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Photobiomodulation Therapy for Post-Inflammatory Hyperpigmentation

Hyperpigmentation presents as spots that are darker than our regular skin tone. Many of us experience hyperpigmentation following trauma to the skin, such as an abrasion or acne, and hyperpigmentation can be worsened by squeezing, picking, or scratching. While these marks generally fade over time, they can be stubborn and last for years, which can impact our self confidence.

Photobiomodulation therapy is a type of light therapy that can be used to address many skin imperfections, including this troublesome post-inflammatory hyperpigmentation.

What is Post-Inflammatory Hyperpigmentation?

Post-inflammatory hyperpigmentation is a temporary darkening of the skin in an area following inflammation or injury. As inflammation heals, excess melanin is produced, which causes the skin to temporarily darken in that area. If you’ve ever had a dark mark left from a pimple, for example, that mark is post-inflammatory hyperpigmentation. While these dark marks are commonly associated with acne, they can happen from other instances of trauma to the skin, like a cut, scratch, minor burn, or even following an inflammatory skin response like a rash or hives.

Dark marks are temporary and generally resolve themselves, but the process on its own can take three to 24 months, or sometimes longer, depending on the individual. Additionally, if post-inflammatory hyperpigmentation is caused by a chronic issue like acne, hives, or dermatitis, hyperpigmentation will continue to develop until the underlying cause is treated. Repeated trauma to the skin can also worsen dark spots, such as squeezing cystic acne or itching at a rash.

Is Hyperpigmentation a Scar?

Dark marks from post-inflammatory hyperpigmentation are often confused with scars; however, these marks are very different from scars. Scars happen when the dermis, or deeper layer, of the skin has been damaged, causing the collagen matrix in the skin to repair itself irregularly, which is what shows as the lasting mark on the body. Scars are also generally raised (hypertrophic) or depressed (hypotrophic), while post-inflammatory hyperpigmentation marks are flat on the skin. Additionally, many scars appear lighter than the skin tone, but this is not universal.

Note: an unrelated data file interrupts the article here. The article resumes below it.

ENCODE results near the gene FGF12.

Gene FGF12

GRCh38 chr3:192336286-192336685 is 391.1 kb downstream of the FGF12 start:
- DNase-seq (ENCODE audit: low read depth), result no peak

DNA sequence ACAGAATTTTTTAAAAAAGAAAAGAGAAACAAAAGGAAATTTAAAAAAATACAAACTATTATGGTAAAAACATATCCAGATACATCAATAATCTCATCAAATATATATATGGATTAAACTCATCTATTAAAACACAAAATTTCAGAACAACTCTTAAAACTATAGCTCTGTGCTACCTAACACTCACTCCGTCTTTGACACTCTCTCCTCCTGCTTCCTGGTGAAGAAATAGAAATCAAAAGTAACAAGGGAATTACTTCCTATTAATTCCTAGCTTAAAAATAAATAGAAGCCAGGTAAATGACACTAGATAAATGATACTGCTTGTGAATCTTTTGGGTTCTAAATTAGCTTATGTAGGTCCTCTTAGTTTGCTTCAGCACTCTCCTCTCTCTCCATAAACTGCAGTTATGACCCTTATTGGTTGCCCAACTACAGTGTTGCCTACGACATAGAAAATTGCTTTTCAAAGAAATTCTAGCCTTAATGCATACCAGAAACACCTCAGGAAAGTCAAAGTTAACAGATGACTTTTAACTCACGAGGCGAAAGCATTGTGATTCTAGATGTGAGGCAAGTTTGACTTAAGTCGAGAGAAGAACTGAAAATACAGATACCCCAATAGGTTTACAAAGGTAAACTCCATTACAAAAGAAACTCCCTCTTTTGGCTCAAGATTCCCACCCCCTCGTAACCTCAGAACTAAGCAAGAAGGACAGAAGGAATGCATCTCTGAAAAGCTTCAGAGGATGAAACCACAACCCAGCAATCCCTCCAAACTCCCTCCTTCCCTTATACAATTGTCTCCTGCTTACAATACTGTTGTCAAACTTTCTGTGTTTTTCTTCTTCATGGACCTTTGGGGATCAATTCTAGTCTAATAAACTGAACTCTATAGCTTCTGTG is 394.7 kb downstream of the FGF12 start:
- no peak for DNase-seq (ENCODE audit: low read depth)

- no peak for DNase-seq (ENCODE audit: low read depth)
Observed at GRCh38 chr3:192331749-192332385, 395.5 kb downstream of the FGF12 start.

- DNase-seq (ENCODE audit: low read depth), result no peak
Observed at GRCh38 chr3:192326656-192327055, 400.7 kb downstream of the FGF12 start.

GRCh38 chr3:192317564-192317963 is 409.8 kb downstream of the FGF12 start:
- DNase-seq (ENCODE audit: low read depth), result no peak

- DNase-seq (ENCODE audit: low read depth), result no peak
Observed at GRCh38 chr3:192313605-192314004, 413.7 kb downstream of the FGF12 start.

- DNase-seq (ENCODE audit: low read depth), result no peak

Post-inflammatory hyperpigmentation does fade on its own, even if it takes some time, while scars are more permanent. In hyperpigmented areas, the dermis of the skin has not actually been damaged, and the excess melanin is part of the healing process. Think of the skin’s response to ultraviolet light (sunlight): melanin is produced to darken the skin and prevent damage from UV rays because the darker tone will absorb less light. In the case of post-inflammatory hyperpigmentation, for an area that is already sensitive and healing, excess melanin prevents further damage from ultraviolet light.

Treatments for Post-Inflammatory Hyperpigmentation

While post-inflammatory hyperpigmentation is part of the skin’s healing process, stubborn dark spots can be annoying or undesirable for some. There are many products that can help brighten dark spots. One common topical treatment for dark marks is an ingredient in many creams and serums called retinol, which increases collagen production and cell turnover. Many people who use retinol products experience redness and peeling skin, a sign of irritation from the product and the reason that some give up on retinol treatments. These products can also be fairly expensive, and they take up to 90 days to begin seeing results.

How Photobiomodulation Therapy Helps Resolve Hyperpigmentation

Photobiomodulation is a treatment for a variety of skin concerns, including acne, wrinkles, scars, and sun damage. This therapy uses concentrated wavelengths of red light to stimulate the production of cellular energy, which has a host of responses to speed up natural healing processes. Increased circulation helps supply inflammatory mediators to damaged tissue to resolve inflammation quickly. Additionally, photobiomodulation increases the production of collagen, which is the major component of the cellular matrix in our skin and helps retain structure and elasticity.

All of our skin is different, so versatility and customization in skin treatments is important. Photobiomodulation treatments can be customized to each person, using a mix of different wavelengths, wattages (power), and the use of continuous or pulsed light. Additionally, a light bed such as TheraLight’s full body photobiomodulation systems can treat the entire body at once. This means you can address skin imperfections in more than one area at a time.

Photobiomodulation is a non-invasive treatment, and it doesn’t cause the irritation and peeling that many experience with retinol products. Additionally, many begin to see results within the first few treatments (a few weeks).

Learn more about what to expect from your photobiomodulation therapy session here.

Post-inflammatory hyperpigmentation is something we’ll all experience, but we don’t need to wait two years or longer for the marks to fade. Get started with photobiomodulation with a TheraLight provider, and find one in your neighborhood through the link below.

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